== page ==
x Abu Dhabi, UAEThursday 18 January 2018

ADIB gets strong investor response

Abu Dhabi Islamic Bank receives a robust response to its US$750 million sukuk issuance.

Abu Dhabi Islamic Bank (ADIB) has received robust response to its US$750 million (Dh2.75 billion) sukuk issuance, its first such offering since 2006, showing global investors' increasing desire for Middle East bonds.

The five-year sukuk, which was 4.8 times oversubscribed, has received such demand it will only yield slightly more than a bond recently issued by Waha Capital, which is backed by the Abu Dhabi Government.

Tirad Mahmoud, the chief executive of ADIB, said: "We have successfully diversified and extended the tenor of our funding base and this will enable ADIB to maintain its already successful customer-centric growth strategy."

Mr Mahmoud added the total order book was $3.6bn, leaving the sukuk with an expected spread of 2.25 per cent over mid swaps. Bond yields are inversely correlated with price, meaning a high level of demand reduces the yield received by an investor.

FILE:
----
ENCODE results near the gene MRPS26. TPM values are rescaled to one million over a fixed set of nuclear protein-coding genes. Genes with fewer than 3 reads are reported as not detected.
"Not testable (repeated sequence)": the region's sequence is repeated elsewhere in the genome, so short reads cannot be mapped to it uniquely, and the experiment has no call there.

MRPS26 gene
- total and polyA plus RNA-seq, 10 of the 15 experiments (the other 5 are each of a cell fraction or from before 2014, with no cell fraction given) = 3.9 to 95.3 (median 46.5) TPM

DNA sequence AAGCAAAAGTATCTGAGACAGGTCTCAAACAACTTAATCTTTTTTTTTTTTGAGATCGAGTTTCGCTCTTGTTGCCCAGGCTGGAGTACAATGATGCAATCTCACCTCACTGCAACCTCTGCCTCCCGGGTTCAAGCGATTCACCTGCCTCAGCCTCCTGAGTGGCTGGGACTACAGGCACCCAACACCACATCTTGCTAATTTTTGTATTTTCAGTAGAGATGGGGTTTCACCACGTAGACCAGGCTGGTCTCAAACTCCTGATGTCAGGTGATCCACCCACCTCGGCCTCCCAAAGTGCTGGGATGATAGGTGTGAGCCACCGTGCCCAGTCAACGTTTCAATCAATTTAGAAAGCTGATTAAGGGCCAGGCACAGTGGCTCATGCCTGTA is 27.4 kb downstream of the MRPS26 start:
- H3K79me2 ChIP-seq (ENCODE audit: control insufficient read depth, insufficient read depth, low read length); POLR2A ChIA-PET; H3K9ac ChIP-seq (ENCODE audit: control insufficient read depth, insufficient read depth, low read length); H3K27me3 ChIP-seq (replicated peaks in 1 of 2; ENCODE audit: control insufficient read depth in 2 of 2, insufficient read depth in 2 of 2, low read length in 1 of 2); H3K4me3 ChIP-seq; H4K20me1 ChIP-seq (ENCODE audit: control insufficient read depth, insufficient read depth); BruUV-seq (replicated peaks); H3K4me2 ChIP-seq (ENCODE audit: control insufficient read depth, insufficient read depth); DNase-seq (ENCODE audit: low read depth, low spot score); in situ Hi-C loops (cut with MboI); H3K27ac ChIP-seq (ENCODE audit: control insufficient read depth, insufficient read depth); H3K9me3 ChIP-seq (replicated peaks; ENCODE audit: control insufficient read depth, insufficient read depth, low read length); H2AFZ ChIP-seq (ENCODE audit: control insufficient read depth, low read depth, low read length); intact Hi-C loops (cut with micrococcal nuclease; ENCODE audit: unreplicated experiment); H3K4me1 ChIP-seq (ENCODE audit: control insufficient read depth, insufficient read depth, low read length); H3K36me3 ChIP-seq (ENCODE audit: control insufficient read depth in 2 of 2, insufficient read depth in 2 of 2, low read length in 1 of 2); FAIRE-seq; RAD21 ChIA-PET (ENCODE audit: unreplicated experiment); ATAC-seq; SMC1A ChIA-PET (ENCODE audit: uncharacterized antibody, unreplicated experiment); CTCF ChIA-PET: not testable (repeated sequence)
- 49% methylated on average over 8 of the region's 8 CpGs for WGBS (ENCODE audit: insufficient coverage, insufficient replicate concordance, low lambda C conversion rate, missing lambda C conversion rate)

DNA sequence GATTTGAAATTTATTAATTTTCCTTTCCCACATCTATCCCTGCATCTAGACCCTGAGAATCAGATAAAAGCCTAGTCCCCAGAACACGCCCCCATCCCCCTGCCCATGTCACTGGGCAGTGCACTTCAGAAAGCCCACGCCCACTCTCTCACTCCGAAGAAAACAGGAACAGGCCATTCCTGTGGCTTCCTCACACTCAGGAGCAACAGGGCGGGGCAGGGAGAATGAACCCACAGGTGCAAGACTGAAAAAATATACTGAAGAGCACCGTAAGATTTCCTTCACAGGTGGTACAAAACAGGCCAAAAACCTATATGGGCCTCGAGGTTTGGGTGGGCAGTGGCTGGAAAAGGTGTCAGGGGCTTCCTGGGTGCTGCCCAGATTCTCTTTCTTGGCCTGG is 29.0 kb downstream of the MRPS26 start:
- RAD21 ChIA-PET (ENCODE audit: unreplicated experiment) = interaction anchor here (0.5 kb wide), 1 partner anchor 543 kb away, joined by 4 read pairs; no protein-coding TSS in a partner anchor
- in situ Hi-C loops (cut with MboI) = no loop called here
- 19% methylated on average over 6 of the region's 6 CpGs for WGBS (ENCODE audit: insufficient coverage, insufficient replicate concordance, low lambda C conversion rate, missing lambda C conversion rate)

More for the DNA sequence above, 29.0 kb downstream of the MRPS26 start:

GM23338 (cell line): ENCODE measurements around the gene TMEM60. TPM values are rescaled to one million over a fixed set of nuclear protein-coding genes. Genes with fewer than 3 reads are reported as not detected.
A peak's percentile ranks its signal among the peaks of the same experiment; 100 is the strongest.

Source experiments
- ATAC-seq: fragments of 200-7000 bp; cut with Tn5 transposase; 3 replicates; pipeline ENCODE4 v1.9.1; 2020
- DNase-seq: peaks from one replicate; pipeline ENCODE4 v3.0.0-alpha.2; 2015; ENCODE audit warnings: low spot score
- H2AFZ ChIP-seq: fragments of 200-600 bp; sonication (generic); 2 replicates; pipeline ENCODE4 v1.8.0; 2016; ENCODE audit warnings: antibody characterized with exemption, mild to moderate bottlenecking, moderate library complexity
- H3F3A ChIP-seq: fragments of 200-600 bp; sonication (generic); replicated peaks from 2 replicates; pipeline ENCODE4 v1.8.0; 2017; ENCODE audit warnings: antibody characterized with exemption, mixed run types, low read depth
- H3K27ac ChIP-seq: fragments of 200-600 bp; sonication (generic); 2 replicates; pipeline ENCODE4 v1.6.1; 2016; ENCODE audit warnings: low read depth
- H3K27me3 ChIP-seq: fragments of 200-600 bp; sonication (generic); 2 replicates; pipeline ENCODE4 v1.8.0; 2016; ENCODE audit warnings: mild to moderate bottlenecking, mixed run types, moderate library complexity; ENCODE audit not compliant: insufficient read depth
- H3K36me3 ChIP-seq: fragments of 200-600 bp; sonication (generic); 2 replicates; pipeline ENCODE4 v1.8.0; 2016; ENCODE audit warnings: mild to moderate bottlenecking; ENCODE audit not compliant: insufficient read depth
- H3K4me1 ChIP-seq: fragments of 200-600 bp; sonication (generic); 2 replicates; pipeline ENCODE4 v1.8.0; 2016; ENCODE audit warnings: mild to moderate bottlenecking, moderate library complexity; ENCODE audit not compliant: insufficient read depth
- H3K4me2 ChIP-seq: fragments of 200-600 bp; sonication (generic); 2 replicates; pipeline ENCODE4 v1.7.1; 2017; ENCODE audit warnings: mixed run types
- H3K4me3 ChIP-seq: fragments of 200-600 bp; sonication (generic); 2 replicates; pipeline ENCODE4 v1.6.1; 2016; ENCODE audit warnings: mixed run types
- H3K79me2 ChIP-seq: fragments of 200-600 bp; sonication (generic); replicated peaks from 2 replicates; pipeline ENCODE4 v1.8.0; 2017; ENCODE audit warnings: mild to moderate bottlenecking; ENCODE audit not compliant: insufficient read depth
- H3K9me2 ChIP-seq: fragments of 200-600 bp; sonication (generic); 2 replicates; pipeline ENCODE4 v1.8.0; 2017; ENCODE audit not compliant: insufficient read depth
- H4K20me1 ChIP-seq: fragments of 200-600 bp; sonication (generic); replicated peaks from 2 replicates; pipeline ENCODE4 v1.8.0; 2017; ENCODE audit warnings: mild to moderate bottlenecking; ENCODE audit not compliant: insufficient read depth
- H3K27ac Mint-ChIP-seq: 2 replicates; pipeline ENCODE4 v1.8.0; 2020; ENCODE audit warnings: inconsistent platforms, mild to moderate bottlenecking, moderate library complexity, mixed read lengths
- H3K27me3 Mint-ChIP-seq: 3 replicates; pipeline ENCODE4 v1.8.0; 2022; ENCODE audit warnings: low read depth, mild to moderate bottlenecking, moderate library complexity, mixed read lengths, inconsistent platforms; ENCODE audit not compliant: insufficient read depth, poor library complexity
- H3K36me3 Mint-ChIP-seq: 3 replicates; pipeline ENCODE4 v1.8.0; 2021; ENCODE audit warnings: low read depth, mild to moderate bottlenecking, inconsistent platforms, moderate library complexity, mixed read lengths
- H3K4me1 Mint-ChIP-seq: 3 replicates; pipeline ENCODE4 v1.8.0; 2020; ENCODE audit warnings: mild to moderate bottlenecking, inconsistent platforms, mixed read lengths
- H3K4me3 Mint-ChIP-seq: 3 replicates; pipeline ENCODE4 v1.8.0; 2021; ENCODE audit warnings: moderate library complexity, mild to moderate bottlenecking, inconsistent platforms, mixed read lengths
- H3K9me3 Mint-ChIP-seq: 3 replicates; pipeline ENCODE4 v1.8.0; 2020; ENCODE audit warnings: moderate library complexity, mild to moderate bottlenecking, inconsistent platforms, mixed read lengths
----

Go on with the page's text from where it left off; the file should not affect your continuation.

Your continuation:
This also means a low difference between a bond's yield and another benchmark, known as the "spread", is a sign of high investor interest.

Khalid Howladar, the senior credit officer at Moody's Middle East, said the low spread was a result of sluggish economic growth in Europe and America.

"If you look at most of the recent issuances, they've all been over-subscribed," Mr Howladar said. "If you think about it globally, yields are 2 to 3 per cent in Europe.

"If you're comfortable with Abu Dhabi risk or Qatar risk - and given the price of oil and gas, many investors are probably very comfortable - appetite for Middle Eastern credit is very strong from emerging markets.

"It shows the market for Middle Eastern bonds and credit is still climbing, because looking at corporates, only in May [government-backed] Mubadala borrowed at 250 basis points above mid-range spread."

Jaap Meijer, a financial analyst at Alembic HC Securities, said the issuance would help improve liquidity for ADIB, which he said was among the "worst prepared" to deal with the coming Basel III regulations of banks in the UAE.